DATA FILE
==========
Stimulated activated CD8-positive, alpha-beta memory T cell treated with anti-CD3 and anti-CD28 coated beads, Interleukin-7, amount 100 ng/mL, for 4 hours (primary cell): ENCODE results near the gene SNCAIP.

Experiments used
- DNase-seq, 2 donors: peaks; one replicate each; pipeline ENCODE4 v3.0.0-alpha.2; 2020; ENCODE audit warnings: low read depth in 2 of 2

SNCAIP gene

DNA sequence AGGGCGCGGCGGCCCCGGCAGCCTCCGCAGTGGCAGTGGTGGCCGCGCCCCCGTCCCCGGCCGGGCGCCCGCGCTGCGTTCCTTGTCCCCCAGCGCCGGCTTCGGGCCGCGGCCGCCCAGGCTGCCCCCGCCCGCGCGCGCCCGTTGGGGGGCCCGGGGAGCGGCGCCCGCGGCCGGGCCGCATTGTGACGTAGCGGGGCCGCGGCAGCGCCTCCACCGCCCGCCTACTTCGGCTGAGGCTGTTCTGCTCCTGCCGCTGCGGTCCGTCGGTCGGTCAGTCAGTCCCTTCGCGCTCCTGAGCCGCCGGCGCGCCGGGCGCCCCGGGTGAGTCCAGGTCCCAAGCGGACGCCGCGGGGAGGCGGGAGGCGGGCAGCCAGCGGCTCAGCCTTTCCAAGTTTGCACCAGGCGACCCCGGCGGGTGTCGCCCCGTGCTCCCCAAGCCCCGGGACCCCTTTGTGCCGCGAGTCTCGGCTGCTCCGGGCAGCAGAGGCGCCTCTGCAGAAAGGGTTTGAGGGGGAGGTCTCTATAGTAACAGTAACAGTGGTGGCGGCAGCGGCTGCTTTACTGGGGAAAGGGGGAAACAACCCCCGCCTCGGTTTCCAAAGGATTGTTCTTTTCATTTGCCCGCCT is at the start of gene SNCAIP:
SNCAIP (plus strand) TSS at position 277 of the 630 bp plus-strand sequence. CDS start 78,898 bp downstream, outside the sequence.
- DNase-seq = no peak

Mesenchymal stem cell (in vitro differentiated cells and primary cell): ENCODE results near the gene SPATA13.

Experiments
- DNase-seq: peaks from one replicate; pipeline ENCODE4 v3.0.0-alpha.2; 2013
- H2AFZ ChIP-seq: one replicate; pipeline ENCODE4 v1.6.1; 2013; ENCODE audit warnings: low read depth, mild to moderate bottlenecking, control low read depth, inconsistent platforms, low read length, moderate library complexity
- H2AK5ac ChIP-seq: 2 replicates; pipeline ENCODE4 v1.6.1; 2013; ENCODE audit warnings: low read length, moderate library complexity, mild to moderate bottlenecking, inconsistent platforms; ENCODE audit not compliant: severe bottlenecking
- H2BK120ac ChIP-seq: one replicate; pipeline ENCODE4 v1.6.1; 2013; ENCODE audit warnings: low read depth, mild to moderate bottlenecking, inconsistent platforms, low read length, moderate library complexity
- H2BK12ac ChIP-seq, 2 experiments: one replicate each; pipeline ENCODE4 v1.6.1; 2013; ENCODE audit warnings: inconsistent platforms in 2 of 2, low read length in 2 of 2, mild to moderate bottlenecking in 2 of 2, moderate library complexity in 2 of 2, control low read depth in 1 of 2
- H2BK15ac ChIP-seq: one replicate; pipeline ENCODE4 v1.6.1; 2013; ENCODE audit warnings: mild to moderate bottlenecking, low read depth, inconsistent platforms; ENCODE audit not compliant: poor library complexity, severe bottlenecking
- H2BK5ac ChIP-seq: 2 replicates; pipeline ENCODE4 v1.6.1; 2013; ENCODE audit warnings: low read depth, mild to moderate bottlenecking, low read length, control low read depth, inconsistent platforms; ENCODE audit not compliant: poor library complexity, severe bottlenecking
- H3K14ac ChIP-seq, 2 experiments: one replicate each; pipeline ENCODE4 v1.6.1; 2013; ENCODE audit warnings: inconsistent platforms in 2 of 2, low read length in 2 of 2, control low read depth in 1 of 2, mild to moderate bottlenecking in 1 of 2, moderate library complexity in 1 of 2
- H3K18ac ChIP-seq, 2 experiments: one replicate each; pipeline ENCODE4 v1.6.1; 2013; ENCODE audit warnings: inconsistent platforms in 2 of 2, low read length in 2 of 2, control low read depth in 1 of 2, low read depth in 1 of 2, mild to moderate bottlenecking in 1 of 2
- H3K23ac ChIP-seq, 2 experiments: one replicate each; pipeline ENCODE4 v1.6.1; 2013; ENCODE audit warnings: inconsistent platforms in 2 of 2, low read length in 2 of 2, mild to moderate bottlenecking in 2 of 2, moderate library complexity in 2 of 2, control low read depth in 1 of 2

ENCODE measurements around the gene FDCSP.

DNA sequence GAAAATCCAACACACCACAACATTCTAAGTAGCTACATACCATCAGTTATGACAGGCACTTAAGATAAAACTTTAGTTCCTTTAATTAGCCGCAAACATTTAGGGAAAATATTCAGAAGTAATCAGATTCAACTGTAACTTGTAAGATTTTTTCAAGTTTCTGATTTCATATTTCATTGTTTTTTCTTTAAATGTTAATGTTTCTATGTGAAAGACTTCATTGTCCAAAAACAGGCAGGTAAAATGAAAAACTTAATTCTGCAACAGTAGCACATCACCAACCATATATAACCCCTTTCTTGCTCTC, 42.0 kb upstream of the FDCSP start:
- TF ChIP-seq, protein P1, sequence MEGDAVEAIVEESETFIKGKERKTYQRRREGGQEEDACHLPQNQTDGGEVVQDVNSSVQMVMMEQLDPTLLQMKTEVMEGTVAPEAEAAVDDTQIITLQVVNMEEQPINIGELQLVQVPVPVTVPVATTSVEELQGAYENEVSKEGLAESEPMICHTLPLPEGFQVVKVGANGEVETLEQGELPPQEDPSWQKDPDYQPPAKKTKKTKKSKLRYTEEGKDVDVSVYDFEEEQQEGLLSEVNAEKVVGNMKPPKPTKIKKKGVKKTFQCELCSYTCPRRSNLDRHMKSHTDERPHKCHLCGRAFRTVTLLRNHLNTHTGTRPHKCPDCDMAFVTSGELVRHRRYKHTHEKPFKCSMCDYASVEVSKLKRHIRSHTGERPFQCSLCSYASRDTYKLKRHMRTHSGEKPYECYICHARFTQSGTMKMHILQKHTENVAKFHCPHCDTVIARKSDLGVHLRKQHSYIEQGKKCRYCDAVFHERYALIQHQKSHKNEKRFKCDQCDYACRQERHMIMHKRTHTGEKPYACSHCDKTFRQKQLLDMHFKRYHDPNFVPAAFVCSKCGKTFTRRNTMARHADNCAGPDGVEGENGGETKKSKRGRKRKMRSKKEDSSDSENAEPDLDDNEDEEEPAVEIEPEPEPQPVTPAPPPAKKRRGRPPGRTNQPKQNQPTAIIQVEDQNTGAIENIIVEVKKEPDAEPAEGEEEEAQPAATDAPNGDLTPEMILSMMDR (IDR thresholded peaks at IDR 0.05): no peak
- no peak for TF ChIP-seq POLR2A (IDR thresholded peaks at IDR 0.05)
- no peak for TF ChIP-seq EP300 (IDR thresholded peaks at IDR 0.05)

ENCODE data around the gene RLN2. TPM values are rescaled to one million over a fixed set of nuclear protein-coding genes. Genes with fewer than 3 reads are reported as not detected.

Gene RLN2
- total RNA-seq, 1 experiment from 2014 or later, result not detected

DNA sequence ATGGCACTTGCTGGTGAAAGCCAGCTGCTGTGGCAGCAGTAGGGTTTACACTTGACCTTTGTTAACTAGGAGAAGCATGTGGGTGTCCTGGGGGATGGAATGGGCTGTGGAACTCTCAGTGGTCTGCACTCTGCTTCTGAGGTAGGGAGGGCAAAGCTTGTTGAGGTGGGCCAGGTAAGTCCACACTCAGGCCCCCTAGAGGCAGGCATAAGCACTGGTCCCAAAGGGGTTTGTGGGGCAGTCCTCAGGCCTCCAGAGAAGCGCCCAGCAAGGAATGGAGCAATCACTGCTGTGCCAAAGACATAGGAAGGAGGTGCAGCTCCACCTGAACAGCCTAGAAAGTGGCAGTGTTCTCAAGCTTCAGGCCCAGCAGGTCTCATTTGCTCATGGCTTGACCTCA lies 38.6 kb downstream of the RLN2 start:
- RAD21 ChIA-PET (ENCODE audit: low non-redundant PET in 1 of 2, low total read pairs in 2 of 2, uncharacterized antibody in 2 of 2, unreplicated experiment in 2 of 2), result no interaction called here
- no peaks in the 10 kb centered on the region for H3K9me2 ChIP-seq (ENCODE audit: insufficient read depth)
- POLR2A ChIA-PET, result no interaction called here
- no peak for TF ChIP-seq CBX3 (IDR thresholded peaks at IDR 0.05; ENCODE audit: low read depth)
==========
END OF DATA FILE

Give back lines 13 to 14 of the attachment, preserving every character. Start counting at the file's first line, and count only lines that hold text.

- H2BK120ac ChIP-seq: one replicate; pipeline ENCODE4 v1.6.1; 2013; ENCODE audit warnings: low read depth, mild to moderate bottlenecking, inconsistent platforms, low read length, moderate library complexity
- H2BK12ac ChIP-seq, 2 experiments: one replicate each; pipeline ENCODE4 v1.6.1; 2013; ENCODE audit warnings: inconsistent platforms in 2 of 2, low read length in 2 of 2, mild to moderate bottlenecking in 2 of 2, moderate library complexity in 2 of 2, control low read depth in 1 of 2